Monday, March 14, 2011

CFP: The E-Future: MLA Convention (Seattle Jan 2012)


The rapid development of technological capabilities in society, alongside the integral role these technologies play in the lives of young people, has begun to transform the novel. During the past fifteen years, and particularly since the beginning of the twenty-first century, there has been an explosion of new literature for children and young adults that embraces the Information Age: “e-pistolary” novels advance their plots entirely through e-mails, Instant Messages, web sites, or blogs, while other texts utilize the Web and other forms of media in increasingly innovative and integral ways. The growth in completely online texts (beyond digital versions of print text) and the use of audio books and e- readers expands the definition of reading. The papers in this panel will address how [adult] authors work to engage readers through their references to and employment of or rejection of modern technology in both content and form, and may consider the ramifications of the use of these technologies in terms of economic class status.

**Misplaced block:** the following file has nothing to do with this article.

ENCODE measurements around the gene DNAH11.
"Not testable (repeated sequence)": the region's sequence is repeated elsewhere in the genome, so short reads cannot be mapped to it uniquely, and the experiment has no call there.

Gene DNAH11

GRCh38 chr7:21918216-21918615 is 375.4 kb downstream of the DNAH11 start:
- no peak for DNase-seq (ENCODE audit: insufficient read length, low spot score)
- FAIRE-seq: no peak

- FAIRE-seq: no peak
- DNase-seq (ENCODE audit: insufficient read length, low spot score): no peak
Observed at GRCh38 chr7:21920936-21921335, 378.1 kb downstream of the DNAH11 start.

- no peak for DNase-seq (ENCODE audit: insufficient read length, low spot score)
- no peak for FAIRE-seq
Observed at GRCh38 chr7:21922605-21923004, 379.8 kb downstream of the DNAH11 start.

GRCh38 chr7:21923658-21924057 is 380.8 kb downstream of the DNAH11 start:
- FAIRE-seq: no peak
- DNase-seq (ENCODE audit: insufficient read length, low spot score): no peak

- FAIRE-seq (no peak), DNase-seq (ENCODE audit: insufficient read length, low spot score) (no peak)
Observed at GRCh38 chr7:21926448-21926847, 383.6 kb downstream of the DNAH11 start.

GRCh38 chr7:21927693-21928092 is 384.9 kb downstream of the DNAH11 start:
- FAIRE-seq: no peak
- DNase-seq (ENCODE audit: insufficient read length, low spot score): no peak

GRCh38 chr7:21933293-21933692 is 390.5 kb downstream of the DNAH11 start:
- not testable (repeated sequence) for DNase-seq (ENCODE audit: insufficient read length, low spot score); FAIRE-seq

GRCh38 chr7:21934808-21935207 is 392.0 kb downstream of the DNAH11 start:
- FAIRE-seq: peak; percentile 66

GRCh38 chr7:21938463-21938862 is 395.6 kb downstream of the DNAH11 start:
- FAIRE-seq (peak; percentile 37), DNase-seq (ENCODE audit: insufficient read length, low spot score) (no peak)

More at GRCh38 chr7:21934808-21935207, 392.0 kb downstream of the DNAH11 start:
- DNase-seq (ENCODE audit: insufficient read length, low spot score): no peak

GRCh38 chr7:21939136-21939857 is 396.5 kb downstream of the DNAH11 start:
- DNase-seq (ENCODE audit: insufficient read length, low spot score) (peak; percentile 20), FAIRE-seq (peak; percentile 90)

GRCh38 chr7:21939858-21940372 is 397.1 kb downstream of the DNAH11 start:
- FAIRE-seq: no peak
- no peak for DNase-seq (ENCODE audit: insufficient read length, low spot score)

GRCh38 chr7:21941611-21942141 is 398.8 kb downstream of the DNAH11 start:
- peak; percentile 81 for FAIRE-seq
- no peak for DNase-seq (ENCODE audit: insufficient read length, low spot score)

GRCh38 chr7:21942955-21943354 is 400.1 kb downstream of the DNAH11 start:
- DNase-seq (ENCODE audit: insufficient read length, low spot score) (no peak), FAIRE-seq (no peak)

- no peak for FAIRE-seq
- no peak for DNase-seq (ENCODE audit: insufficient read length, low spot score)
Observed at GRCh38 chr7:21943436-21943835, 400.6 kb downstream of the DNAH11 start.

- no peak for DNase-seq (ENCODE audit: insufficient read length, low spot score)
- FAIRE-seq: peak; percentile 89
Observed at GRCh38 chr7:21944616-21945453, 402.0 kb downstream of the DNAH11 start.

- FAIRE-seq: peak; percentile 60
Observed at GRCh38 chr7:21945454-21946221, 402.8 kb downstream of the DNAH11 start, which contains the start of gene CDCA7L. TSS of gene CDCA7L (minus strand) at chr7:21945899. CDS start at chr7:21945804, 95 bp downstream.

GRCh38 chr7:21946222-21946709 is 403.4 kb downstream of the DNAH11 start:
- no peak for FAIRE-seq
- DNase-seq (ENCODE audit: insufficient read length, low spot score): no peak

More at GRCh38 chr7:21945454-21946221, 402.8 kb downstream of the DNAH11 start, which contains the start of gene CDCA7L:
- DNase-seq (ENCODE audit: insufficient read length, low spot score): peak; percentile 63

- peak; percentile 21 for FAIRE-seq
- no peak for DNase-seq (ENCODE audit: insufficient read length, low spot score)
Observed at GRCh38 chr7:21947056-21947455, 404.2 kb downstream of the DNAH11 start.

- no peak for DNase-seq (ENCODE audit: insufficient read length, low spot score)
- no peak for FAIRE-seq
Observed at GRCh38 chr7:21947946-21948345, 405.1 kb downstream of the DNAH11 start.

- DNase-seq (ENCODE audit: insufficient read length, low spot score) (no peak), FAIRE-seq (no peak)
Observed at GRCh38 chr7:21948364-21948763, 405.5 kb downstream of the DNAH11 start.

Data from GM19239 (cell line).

Possible Topics Include:
History and development of technology in the children’s/adolescent novel
Innovative uses of technology in children’s/adolescent literature
Comparisons between “traditional” children’s/adolescent literature and literature utilizing technology
Comparisons between the use of technology in “adult” literature and children’s/adolescent literature
Technology and the implied reader or “hidden adult” (Nodelman, 2008)
Modes of representation and the influence of media
Issues of Access, the “e-arming” of the masses/denial of the economically underprivileged/disadvantaged

Send abstracts of 300-500 words to Thomas Crisp ( and Tammy Mielke ( The deadline for submissions is 22 March 2011. Submitters will receive notification of results by April 1.

Please note that this CFP is for a proposed, not a guaranteed, session at MLA 2012, and is contingent on approval by the MLA Program Committee.

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